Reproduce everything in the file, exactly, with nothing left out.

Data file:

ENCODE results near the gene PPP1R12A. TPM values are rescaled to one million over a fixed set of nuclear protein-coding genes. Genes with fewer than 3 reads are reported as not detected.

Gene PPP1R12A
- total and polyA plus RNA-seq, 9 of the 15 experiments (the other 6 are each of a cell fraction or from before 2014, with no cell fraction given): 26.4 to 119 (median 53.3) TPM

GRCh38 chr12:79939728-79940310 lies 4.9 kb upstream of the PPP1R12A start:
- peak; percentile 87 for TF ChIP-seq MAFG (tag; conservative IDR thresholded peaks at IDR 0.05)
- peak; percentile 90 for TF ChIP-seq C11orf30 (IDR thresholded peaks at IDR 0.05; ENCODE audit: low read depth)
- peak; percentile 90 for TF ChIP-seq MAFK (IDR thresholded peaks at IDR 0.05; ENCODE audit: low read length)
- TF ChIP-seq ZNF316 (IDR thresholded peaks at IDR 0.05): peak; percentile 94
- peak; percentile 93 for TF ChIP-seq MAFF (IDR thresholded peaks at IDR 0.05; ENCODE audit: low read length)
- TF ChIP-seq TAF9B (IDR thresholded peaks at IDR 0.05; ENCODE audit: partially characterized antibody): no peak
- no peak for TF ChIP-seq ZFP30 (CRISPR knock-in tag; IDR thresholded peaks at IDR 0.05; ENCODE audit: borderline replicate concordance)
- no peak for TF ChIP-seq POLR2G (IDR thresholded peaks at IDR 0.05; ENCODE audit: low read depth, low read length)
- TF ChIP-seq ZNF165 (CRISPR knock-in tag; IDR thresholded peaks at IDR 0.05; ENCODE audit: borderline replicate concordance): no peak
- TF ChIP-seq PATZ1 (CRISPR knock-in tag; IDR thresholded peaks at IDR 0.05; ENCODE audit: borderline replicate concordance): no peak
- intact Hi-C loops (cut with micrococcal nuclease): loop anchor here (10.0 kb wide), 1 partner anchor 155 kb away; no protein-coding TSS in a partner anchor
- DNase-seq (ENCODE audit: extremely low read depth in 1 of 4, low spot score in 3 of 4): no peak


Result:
ENCODE results near the gene PPP1R12A. TPM values are rescaled to one million over a fixed set of nuclear protein-coding genes. Genes with fewer than 3 reads are reported as not detected.

Gene PPP1R12A
- total and polyA plus RNA-seq, 9 of the 15 experiments (the other 6 are each of a cell fraction or from before 2014, with no cell fraction given): 26.4 to 119 (median 53.3) TPM

GRCh38 chr12:79939728-79940310 lies 4.9 kb upstream of the PPP1R12A start:
- peak; percentile 87 for TF ChIP-seq MAFG (tag; conservative IDR thresholded peaks at IDR 0.05)
- peak; percentile 90 for TF ChIP-seq C11orf30 (IDR thresholded peaks at IDR 0.05; ENCODE audit: low read depth)
- peak; percentile 90 for TF ChIP-seq MAFK (IDR thresholded peaks at IDR 0.05; ENCODE audit: low read length)
- TF ChIP-seq ZNF316 (IDR thresholded peaks at IDR 0.05): peak; percentile 94
- peak; percentile 93 for TF ChIP-seq MAFF (IDR thresholded peaks at IDR 0.05; ENCODE audit: low read length)
- TF ChIP-seq TAF9B (IDR thresholded peaks at IDR 0.05; ENCODE audit: partially characterized antibody): no peak
- no peak for TF ChIP-seq ZFP30 (CRISPR knock-in tag; IDR thresholded peaks at IDR 0.05; ENCODE audit: borderline replicate concordance)
- no peak for TF ChIP-seq POLR2G (IDR thresholded peaks at IDR 0.05; ENCODE audit: low read depth, low read length)
- TF ChIP-seq ZNF165 (CRISPR knock-in tag; IDR thresholded peaks at IDR 0.05; ENCODE audit: borderline replicate concordance): no peak
- TF ChIP-seq PATZ1 (CRISPR knock-in tag; IDR thresholded peaks at IDR 0.05; ENCODE audit: borderline replicate concordance): no peak
- intact Hi-C loops (cut with micrococcal nuclease): loop anchor here (10.0 kb wide), 1 partner anchor 155 kb away; no protein-coding TSS in a partner anchor
- DNase-seq (ENCODE audit: extremely low read depth in 1 of 4, low spot score in 3 of 4): no peak